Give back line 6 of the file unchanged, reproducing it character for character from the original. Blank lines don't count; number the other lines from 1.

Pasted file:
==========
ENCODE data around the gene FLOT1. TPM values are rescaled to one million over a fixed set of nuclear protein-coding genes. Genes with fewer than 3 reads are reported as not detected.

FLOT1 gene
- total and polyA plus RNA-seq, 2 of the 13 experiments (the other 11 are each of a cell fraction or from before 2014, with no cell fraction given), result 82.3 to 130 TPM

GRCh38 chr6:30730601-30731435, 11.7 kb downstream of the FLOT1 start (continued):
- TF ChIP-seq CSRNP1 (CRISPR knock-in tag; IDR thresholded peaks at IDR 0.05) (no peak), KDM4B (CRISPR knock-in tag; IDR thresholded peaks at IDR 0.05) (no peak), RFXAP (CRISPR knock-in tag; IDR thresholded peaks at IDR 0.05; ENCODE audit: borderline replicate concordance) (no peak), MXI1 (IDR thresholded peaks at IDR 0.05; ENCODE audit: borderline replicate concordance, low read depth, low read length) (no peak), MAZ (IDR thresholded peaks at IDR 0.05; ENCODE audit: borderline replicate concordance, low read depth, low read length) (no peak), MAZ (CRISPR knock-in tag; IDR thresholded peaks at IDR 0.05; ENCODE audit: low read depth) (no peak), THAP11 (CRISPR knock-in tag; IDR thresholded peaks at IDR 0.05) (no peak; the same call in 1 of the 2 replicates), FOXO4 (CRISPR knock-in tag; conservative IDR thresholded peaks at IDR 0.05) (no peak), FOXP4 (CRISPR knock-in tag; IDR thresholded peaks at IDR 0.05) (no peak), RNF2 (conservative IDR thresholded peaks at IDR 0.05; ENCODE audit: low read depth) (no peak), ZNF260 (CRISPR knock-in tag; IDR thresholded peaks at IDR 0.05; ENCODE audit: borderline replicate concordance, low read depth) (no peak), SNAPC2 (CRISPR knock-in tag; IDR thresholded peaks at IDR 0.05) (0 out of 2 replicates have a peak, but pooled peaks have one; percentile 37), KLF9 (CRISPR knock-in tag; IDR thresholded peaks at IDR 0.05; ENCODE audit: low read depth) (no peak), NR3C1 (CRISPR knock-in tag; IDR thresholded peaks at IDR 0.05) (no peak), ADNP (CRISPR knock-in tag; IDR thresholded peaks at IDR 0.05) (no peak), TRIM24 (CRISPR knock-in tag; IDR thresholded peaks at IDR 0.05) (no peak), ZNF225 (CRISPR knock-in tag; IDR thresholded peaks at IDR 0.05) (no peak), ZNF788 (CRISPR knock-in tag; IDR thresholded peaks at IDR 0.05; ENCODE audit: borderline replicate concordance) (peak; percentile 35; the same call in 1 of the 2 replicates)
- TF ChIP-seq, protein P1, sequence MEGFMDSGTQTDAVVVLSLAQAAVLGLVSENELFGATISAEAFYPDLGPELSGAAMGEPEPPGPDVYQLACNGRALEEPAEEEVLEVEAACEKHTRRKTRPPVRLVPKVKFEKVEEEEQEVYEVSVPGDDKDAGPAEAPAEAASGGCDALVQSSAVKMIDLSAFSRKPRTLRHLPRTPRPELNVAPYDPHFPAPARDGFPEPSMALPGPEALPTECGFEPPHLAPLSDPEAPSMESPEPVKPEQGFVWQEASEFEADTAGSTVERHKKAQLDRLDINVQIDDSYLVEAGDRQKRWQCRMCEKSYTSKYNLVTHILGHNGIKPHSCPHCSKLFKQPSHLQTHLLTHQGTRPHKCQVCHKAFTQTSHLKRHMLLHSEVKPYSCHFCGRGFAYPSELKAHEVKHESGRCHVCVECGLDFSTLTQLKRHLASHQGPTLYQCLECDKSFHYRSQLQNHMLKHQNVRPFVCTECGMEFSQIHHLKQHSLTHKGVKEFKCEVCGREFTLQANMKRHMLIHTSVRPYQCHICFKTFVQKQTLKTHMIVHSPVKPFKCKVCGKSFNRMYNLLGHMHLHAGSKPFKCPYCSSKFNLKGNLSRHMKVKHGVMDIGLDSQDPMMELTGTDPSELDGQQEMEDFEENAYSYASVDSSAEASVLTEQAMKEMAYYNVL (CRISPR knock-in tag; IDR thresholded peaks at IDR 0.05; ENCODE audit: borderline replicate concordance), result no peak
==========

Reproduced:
- TF ChIP-seq, protein P1, sequence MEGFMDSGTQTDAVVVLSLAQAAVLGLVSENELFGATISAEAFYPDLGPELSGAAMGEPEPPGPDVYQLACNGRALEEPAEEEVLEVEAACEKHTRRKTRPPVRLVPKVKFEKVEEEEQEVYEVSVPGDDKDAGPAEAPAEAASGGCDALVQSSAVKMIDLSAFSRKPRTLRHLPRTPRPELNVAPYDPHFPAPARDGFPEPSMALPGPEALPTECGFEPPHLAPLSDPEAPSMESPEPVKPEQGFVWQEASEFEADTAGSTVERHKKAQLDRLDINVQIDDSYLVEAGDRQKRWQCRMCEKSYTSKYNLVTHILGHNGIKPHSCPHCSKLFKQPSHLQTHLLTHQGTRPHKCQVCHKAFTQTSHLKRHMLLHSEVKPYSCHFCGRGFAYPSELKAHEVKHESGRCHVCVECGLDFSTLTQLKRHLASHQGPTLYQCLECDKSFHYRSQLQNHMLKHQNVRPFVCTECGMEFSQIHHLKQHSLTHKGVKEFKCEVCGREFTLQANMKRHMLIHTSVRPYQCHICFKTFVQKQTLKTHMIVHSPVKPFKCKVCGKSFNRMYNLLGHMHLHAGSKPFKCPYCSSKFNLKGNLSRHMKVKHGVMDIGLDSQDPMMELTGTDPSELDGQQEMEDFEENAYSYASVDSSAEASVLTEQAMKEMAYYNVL (CRISPR knock-in tag; IDR thresholded peaks at IDR 0.05; ENCODE audit: borderline replicate concordance), result no peak